For immediate release
Monday, September 27, 1999
PORTLAND ACTIVIST FILES SUIT FOR RELEASE OF
FILM AND VIDEOTAPES OF IRAQ SEIZED BY U.S. CUSTOMS
On September 21, a lawsuit was filed in Federal District Court in Detroit, Michigan demanding the return of videotapes and film of Iraq seized from Portland area activist Dan Handelman. Handelman traveled to Iraq in November, 1997 to deliver medicine to Iraqi children's hospitals and to witness the effects of the U.S./U.N. embargo, which was imposed in 1990. Upon his return to the United States, Detroit Customs officials seized the film and videotapes. Handelman has been deprived of his property for nearly two years.
At the end of August, Handelman received Customs' rejection of his second administrative petition in which he argued that the film and video are not "goods and services of Iraqi origin," as Customs claims, but informational materials protected by the First Amendment. Ann Arbor attorney Kurt Berggren filed the suit to seek return of the materials and to prevent Customs from proceeding with a forfeiture process, which would result in the destruction of the materials.
Recent reports from UNICEF and other world agencies have confirmed what Handelman and his colleagues documented on the tapes: that malnutrition and disease are rampant in Iraq, and that the aid workers and ordinary citizens know these conditions are the result of sanctions. Estimates are that at the least, a quarter of a million children, possibly three times that, have died as a direct result of the embargo. Handelman underscores the urgency of the situation in light of the United Nations General Assembly taking up the issue of Iraq sanctions this coming week.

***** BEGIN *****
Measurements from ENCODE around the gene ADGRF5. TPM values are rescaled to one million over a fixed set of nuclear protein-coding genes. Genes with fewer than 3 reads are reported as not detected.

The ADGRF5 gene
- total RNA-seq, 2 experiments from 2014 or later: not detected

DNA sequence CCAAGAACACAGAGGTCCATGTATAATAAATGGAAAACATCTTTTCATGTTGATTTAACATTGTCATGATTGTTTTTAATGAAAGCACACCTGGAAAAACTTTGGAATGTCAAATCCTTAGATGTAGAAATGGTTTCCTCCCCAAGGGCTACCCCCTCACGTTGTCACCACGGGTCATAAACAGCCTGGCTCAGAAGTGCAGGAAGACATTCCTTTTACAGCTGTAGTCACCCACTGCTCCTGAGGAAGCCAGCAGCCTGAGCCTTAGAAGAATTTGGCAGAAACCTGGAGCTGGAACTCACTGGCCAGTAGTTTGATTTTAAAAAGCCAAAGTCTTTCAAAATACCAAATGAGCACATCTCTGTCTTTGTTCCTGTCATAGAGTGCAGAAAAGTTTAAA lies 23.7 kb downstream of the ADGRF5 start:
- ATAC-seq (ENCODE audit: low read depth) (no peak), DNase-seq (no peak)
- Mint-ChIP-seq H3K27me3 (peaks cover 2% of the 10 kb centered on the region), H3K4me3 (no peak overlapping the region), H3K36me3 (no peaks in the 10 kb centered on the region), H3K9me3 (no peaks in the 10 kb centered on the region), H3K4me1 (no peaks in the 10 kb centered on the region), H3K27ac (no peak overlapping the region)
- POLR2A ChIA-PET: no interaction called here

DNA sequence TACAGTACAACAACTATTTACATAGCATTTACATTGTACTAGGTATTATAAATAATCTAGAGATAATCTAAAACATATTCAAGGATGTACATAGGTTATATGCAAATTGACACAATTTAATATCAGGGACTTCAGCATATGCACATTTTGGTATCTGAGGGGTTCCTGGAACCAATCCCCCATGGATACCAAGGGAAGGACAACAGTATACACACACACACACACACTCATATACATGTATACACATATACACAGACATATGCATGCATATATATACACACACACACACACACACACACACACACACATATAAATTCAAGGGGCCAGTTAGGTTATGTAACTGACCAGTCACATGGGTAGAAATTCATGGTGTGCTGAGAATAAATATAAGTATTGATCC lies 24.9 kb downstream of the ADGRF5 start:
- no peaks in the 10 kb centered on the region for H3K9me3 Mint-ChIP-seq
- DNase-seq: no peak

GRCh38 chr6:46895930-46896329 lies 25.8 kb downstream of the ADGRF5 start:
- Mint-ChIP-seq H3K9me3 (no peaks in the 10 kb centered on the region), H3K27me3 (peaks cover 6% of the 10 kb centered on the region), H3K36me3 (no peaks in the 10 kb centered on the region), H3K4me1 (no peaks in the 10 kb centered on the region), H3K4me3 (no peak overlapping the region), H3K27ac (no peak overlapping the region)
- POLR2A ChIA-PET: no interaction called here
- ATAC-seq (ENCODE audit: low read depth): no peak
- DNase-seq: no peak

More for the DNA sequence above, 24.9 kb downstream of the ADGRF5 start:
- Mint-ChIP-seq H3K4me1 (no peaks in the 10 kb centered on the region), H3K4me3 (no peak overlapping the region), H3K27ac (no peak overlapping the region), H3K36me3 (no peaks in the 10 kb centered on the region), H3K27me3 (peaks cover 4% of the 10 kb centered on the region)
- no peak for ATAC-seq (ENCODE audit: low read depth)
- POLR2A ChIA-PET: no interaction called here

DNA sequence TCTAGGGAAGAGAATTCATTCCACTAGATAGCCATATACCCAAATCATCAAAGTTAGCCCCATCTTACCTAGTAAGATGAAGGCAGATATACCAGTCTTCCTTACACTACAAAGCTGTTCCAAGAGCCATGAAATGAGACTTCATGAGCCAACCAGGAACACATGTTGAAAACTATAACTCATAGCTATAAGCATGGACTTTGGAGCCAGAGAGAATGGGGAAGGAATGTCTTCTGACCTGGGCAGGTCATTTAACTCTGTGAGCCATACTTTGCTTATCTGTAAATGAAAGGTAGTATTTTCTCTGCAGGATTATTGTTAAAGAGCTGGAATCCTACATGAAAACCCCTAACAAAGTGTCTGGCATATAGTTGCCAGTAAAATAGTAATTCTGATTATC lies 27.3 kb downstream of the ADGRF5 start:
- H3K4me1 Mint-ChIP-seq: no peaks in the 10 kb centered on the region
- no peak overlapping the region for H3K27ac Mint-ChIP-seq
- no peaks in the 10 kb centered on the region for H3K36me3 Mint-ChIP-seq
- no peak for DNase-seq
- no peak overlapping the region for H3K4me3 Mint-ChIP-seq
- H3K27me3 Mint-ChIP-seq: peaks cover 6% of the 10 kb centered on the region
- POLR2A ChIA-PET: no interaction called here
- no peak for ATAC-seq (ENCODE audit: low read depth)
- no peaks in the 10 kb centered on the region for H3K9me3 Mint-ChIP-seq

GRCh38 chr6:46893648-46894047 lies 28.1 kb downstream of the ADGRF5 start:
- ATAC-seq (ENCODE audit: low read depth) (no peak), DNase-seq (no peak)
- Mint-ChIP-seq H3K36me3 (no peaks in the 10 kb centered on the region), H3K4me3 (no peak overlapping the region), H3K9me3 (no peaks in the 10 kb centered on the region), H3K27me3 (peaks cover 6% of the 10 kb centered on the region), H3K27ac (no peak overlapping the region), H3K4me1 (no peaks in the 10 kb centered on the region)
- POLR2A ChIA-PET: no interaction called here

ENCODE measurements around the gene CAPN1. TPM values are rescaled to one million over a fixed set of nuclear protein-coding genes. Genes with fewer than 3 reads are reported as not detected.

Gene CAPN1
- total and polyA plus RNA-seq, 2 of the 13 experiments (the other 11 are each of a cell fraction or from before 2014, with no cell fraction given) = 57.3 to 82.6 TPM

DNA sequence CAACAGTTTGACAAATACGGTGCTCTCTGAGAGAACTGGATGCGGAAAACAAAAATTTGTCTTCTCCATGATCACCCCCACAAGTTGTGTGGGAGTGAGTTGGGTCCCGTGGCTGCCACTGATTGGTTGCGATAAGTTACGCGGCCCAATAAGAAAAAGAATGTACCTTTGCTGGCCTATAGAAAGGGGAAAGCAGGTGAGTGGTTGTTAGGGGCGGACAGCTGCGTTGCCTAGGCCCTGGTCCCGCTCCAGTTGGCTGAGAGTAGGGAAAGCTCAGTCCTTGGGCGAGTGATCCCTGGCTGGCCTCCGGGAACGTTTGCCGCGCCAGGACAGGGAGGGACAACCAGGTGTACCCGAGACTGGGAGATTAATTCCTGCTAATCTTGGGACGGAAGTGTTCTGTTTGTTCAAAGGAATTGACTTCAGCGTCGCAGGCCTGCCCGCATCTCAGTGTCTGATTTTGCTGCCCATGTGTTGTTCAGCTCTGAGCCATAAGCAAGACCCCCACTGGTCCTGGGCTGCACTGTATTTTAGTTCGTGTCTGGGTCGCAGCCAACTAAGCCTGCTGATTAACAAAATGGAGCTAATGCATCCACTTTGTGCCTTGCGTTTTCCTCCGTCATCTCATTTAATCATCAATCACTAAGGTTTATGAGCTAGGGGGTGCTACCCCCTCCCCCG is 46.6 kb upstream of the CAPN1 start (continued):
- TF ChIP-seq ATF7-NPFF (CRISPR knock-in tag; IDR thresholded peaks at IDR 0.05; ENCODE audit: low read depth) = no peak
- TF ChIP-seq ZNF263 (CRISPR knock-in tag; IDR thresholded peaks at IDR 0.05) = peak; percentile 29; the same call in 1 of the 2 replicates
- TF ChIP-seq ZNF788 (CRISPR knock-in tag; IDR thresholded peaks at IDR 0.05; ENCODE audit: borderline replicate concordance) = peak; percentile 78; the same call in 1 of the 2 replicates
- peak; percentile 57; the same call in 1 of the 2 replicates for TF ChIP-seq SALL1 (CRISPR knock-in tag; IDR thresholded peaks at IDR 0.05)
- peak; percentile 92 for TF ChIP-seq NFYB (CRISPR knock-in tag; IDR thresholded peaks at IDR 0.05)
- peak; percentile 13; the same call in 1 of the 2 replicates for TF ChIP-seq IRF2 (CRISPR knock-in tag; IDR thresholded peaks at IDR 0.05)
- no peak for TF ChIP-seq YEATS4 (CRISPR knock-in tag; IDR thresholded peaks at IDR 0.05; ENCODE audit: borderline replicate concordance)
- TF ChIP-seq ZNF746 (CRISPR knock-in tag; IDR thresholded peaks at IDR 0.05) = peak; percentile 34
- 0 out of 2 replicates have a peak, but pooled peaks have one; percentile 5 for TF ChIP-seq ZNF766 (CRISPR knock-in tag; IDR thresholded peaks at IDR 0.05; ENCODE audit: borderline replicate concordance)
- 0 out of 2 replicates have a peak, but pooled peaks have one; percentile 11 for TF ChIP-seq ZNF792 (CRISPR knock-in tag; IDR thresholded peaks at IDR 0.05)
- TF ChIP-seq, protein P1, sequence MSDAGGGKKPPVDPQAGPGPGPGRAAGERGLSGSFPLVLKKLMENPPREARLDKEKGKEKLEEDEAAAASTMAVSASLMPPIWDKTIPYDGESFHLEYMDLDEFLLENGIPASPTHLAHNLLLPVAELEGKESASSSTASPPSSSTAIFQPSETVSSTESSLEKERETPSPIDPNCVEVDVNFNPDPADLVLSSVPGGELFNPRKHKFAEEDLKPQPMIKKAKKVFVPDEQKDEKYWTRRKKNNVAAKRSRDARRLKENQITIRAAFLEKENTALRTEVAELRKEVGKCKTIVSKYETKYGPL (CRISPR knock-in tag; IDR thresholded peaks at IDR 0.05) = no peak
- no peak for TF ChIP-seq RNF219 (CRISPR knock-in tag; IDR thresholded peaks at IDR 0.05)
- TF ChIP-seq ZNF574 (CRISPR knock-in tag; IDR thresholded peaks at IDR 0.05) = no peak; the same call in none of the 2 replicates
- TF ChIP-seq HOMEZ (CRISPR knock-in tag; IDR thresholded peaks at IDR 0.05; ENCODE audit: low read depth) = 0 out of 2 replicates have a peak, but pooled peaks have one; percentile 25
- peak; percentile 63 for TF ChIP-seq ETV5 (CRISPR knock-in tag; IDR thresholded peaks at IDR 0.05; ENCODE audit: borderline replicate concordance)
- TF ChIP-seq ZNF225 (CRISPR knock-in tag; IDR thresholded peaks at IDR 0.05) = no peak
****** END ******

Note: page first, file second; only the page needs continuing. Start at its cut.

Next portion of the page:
"It would be a tragedy to think that the U.S. would embargo information being exhanged among the people of the world," said Handelman. "If they hope to promote democracy, it seems counter- productive to violate our own Constitution to try to prevent the people of this country from seeing what is really going on in Iraq."
In the letter from Customs denying Handelman's second petition, a memorandum from Chicago's Customs office states "there is no provision to exempt informational material such as that seized." This bolsters the claim that the sanctions are a violation of the First Amendment, and marks the first time the Government has conceded that the materials are informational and not "merchandise." The full letter from Customs, as well as a brief description of the content of the seized tapes, is attached. (A 98 second clip of footage retrieved from a copy of Handelman's seized tapes is available for viewing, broadcast or cablecast.)
For the complete content of the lawsuit filed in Federal Court, or for more information or to arrange an interview, please contact Ann or Bruce Huntwork at 503-281- 4970 beginning at 9 AM Pacific Time (12 Noon Eastern) on Monday, September 27, or leave a message on the voicemail of Friends of Voices in the Wilderness/Portland at 503-299-4798. You can also contact Kurt Berggren in Ann Arbor at (734) 996-0722. Background information and the text of the lawsuit are also available on the Friends of Voices website at www.rdrop.com/~vitwpdx.
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